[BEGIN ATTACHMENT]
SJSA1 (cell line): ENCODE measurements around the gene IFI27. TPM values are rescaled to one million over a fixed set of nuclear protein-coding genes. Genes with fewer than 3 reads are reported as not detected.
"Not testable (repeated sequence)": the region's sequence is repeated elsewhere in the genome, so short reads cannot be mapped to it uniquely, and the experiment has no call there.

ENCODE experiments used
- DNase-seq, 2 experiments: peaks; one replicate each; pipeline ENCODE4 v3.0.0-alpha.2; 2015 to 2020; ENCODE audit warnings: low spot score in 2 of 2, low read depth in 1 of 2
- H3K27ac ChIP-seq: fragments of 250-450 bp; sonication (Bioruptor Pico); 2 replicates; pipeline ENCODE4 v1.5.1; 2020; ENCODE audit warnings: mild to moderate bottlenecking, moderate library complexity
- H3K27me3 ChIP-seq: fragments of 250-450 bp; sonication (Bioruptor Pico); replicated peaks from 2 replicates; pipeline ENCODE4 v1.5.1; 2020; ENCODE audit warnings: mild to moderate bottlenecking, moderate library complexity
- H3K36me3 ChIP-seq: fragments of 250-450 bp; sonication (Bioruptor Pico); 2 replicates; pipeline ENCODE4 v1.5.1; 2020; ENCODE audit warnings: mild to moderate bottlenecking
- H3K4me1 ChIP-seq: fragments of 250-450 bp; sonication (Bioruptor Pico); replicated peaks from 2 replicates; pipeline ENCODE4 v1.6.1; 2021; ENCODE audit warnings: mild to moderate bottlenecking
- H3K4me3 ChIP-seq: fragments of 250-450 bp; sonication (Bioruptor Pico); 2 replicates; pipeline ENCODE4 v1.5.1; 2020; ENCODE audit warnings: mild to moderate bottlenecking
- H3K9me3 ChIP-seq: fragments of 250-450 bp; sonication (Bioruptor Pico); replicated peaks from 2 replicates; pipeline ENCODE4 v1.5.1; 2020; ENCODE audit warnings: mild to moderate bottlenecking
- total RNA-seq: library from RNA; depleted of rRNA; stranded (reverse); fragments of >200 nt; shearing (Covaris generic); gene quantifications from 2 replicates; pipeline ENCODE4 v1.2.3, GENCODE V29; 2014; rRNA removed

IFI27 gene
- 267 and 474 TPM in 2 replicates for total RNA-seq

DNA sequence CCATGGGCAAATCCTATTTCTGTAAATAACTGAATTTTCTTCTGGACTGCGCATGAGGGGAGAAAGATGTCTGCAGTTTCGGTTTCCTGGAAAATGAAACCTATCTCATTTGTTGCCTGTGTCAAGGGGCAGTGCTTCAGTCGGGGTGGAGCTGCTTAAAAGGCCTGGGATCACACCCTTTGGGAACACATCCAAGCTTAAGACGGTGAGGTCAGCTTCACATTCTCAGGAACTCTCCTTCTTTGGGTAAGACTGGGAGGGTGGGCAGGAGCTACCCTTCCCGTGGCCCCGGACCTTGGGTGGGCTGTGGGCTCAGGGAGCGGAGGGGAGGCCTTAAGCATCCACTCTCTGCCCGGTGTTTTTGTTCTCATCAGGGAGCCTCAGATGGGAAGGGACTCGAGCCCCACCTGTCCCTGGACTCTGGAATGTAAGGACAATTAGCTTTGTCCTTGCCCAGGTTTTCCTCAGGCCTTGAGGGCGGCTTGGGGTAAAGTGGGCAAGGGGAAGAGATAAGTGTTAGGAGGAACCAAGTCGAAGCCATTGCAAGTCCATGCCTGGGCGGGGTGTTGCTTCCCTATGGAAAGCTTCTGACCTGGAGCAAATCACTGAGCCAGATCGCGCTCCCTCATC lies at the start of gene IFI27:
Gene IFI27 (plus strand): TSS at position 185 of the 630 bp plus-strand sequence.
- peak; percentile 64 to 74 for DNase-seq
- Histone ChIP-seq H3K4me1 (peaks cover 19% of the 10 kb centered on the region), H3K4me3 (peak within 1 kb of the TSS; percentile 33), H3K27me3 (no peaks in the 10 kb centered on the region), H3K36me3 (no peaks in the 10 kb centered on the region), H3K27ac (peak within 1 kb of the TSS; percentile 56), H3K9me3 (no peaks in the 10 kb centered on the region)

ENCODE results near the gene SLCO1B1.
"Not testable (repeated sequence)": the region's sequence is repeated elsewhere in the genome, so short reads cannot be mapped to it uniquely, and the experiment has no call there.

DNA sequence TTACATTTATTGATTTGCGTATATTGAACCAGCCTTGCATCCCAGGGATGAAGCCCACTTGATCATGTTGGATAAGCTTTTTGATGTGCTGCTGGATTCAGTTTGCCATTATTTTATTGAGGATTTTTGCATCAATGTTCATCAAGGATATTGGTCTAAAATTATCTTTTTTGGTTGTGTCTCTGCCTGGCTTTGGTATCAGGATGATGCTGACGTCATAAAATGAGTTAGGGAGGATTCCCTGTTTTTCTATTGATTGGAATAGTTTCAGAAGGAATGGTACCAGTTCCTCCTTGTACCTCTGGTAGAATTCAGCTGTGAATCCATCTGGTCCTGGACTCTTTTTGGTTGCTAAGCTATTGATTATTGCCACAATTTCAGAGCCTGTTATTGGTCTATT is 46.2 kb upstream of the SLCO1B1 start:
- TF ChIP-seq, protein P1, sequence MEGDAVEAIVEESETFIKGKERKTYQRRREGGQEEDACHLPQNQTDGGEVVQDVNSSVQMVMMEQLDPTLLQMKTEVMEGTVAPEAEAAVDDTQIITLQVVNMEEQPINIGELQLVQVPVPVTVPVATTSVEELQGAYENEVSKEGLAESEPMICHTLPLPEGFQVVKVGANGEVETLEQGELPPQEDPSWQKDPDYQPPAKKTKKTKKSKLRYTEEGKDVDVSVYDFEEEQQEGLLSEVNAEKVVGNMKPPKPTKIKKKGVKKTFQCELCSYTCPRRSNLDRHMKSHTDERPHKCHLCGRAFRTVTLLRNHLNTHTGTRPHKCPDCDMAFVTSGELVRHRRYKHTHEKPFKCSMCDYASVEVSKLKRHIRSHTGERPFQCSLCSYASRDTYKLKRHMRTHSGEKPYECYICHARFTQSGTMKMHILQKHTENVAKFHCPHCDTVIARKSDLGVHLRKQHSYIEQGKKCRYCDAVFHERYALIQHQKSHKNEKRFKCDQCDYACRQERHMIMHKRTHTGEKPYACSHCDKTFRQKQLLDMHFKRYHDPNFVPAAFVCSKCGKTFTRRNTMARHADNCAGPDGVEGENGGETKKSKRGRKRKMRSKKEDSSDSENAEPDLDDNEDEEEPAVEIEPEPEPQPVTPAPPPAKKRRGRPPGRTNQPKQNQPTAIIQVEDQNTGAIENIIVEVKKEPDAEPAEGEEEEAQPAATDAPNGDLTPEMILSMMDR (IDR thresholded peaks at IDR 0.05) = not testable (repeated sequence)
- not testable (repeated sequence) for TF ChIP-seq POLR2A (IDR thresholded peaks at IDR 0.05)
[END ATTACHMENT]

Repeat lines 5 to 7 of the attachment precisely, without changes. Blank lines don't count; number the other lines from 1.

- H3K27ac ChIP-seq: fragments of 250-450 bp; sonication (Bioruptor Pico); 2 replicates; pipeline ENCODE4 v1.5.1; 2020; ENCODE audit warnings: mild to moderate bottlenecking, moderate library complexity
- H3K27me3 ChIP-seq: fragments of 250-450 bp; sonication (Bioruptor Pico); replicated peaks from 2 replicates; pipeline ENCODE4 v1.5.1; 2020; ENCODE audit warnings: mild to moderate bottlenecking, moderate library complexity
- H3K36me3 ChIP-seq: fragments of 250-450 bp; sonication (Bioruptor Pico); 2 replicates; pipeline ENCODE4 v1.5.1; 2020; ENCODE audit warnings: mild to moderate bottlenecking